Today's poem is written to my grandparent's wedding photo. Married in 1928, I'm struck by how somber the photograph is.
This poem is written (loosely) as a somonka. The somonka is a Japanese form that consists of two tanka written in tandem. Tanka is a form of Japanese poetry that has been practiced for more than 1000 years. Tanka are composed of 31 syllables in a 5/7/5/7/7 format. Most tanka focus on nature, seasons, the discussion of strong emotions, or a single event of some significance. In a somonka, the first tanka is usually a declaration of love, with the second a response to that declaration. You can learn more about the somonka at Poetry Magnum Opus.
I hope you'll come back tomorrow and see what new inspiration I've found for a poem. Until then, you may want to read previous poems in this series. I'm also sharing these poems on my Instagram in case you want to see them all in one place.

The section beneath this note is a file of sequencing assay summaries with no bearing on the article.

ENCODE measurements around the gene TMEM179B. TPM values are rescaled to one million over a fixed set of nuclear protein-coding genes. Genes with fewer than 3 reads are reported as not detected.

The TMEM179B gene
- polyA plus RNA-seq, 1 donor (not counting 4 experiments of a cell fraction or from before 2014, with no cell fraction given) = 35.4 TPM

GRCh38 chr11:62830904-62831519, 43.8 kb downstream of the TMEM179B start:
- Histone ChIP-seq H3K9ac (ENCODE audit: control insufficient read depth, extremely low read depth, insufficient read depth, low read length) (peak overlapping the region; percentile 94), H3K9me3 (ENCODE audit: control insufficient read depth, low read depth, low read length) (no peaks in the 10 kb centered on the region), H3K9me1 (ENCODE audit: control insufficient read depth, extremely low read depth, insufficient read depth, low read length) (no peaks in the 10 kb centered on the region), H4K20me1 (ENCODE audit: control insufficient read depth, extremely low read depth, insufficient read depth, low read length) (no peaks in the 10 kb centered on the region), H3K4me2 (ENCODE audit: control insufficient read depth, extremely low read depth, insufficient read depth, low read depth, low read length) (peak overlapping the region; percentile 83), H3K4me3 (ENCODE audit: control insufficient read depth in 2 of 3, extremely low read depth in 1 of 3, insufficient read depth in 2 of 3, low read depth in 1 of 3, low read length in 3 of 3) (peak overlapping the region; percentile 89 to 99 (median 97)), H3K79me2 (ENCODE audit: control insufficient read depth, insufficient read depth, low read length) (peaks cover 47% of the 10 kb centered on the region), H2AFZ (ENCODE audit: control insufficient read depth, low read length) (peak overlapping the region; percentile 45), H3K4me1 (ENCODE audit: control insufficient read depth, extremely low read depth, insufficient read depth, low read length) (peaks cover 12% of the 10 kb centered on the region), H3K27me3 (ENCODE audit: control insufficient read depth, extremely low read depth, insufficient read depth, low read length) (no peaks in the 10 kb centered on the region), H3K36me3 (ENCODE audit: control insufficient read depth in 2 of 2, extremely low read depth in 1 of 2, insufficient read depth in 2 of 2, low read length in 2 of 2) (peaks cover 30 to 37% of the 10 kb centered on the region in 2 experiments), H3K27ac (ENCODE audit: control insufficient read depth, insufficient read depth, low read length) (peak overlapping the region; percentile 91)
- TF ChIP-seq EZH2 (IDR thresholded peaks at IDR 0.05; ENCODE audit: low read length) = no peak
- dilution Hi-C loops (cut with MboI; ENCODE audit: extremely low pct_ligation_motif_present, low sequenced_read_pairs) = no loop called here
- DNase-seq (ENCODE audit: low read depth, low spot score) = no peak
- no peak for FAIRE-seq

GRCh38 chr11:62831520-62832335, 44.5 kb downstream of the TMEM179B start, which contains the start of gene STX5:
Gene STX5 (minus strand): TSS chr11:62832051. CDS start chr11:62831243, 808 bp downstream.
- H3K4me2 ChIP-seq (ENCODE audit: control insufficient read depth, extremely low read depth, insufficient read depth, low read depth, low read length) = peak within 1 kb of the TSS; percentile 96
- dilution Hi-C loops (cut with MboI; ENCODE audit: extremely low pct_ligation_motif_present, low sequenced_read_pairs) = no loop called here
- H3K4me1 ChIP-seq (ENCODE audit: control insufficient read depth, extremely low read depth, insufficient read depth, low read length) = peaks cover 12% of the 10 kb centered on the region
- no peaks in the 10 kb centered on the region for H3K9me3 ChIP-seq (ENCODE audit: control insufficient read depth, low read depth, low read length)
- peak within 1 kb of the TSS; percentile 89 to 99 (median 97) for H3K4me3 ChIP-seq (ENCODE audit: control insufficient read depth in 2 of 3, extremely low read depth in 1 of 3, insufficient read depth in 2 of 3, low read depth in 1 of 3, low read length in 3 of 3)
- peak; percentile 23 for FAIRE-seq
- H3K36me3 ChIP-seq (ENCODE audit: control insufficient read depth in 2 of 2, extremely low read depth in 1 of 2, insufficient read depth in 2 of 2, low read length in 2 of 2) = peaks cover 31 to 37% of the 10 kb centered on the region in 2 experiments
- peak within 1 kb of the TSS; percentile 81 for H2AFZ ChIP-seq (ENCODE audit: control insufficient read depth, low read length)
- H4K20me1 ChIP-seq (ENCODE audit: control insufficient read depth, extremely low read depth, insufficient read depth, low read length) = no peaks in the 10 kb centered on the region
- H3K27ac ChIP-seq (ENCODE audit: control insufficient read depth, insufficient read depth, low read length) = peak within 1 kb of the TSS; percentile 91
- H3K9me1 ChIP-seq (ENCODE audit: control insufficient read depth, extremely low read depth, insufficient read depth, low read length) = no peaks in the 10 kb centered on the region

April 1 - Senryu to a photo of my grandmother as a child
April 2 - Haiku to my mother's recipe
April 3 - Dodoitsu to a war memento
April 4 - Choka to my mother's engagement announcement
April 5 - Gogyohka to the receipt for my mother's engagement ring
April 6 - Senryu to a student's drawing of my dad
April 7 - Tanka to a photo of my grandmother and her mother by a car
April 8 - Dodoitsu to a piece of V-mail from my great uncle
April 9 - Senryu to a Christmas card from Paris during the war (1944)
April 10 - Somonka to a war letter to my father
April 11 - Dodoitsu to an early family portrait of my mother
April 12 - Senryu to a photo of WWII nose art
April 13 - Senryu to a pair of postage stamps issued in 1934
April 14 - Somonka to a war letter to my father
April 15 - Senryu to a photo of my mother as a child
April 16 - Senryu to an Easter card my grandmother sent my grandfather
April 17 - Senryu to an Easter card my grandfather sent my grandmother
April 18 - Tanka to a First Day Cover celebrating NATO's 10th anniversary (1959)